- Each game object has getter and setter functions for all of its properties.
- In the setter function, I raise a 'propertyChanged' event, passing the property name as an argument
- Other objects can then subscribe to that event.  These maintain a list of bound property pairs.  When a 'propertyChanged' event gets raised, I use reflection to get the new value of the source property and apply it to the target one.

So, for example, let's say I have a game object A and a visual object B that I want to represent the position of A.  I just call:

Code: [Select]

Then, whenever the 'position' property of A is changed, the 'position' property of B is automatically updated.  Where animation comes in is that rather than immediately setting the property on B, I can instead set it up to automatically apply an animation that tweens from the old value to the new one.

Advantages of this system:
- It's super-flexible.
- My game logic and display logic can be completely separate.  If I want to move A from X to Y I just set its position to Y.  The visual representation B takes care of the tweening - I don't need to pollute my game code to deal with it.
- It's very easy and fast to set up new property bindings, or to completely change the way existing ones work.
- I can easily have multiple visual objects attached to the same game object.  For instance in Hellion, every game object has a 3D sprite in the main view and a top-down sprite in the 2D map.

- It was very complicated and took a lot of work to set up in the first place (although now it's there it doesn't give me much trouble).
- Because it uses reflection, it is relatively inefficient.  (Although not so much that it's had a noticeable effect in any of the scenarios I've used it in so far.)

7DRLs / Hellion 7DRL
« on: March 17, 2015, 08:52:12 PM »
My 7DRL entry this year is Hellion - a rail-shooter Roguelike, which plays a bit like a turn-based, grid-based version of Starfox.  In it, you must pilot a new experimental fighter-craft through waves of genocidal robots and destroy the avatar of the machine god.

For more information, see here:

Download link:

Design / Re: Adaptive Difficulty
« on: March 09, 2015, 07:38:30 PM »
I really don't see anything that adaptive difficulty would give you that simply providing different difficulty modes wouldn't do a lot better.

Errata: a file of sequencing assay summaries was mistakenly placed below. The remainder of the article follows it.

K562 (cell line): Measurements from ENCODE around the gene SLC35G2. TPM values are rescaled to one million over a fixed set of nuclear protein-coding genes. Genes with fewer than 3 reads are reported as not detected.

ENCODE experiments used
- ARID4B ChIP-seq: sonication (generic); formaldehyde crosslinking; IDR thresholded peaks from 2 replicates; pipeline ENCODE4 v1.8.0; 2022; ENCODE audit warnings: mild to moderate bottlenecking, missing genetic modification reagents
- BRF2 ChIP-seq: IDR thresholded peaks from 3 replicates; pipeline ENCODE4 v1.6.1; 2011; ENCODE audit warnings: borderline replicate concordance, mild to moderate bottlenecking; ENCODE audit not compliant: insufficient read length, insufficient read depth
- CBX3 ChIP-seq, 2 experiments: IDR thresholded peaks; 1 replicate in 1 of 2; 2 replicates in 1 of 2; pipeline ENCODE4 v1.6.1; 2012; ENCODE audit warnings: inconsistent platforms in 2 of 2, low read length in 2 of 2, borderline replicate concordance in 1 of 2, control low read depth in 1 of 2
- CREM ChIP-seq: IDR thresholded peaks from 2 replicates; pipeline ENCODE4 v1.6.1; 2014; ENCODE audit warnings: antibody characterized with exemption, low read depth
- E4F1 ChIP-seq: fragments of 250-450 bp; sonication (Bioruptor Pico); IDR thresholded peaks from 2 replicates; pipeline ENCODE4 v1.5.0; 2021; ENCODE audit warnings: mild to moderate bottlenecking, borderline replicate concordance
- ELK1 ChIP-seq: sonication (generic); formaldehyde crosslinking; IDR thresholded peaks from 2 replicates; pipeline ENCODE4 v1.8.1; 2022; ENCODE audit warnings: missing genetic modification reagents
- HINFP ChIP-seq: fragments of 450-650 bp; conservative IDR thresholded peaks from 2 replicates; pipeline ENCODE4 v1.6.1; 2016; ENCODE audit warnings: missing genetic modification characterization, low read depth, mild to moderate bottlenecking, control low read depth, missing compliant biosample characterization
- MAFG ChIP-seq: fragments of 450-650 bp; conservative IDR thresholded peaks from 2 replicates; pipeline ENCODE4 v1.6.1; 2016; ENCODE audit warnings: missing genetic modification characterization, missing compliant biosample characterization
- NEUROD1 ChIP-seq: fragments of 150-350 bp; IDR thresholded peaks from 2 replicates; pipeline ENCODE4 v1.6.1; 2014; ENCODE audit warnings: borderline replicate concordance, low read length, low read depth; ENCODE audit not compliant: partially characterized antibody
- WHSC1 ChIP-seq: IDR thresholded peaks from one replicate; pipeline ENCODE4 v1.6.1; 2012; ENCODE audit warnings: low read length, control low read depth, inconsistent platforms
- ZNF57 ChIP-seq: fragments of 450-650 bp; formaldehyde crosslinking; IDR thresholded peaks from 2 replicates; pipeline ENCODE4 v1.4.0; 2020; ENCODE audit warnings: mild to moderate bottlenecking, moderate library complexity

Well, it takes the "designer job" of picking the right difficulty away from the player.

No, it does the exact opposite - it takes the 'designer job' of picking the right difficulty away from the designer and gives it to the player, but in an extremely obtuse and indirect way that means that it may not give the player what they want anyway.

I think declaring it a 'designer job' is a little arbitrary in the first place.  If I'm in a restaurant and the waiter asks how I want my stake cooked, I don't rebuke him with "that's a 'chef job'!".  I might get a bit cross, however, were he to hover around watching me eat, then decide that because I'm eating slowly it's obviously because it's too rare for me and grab it off my plate without asking to stick it back under the grill a bit longer.  That's basically how I see the difference between difficulty selection and adaptive difficulty.

Anyone interested in how to do adaptive difficulty right should look into Auro (available for iOS and Android). It effectively features a "single-player matchmaking system" that lets you rank up (and down) between matches to keep the challenge level optimal (just as flow theory postulates). It's a great approach that gets rid of a lot of the typical roguelike problems, e.g. them being about "highscores" (and therefore runs taking longer and longer, results becoming more and more meaningless etc.) or you just never winning (and therefore missing out on an important side of the feedback).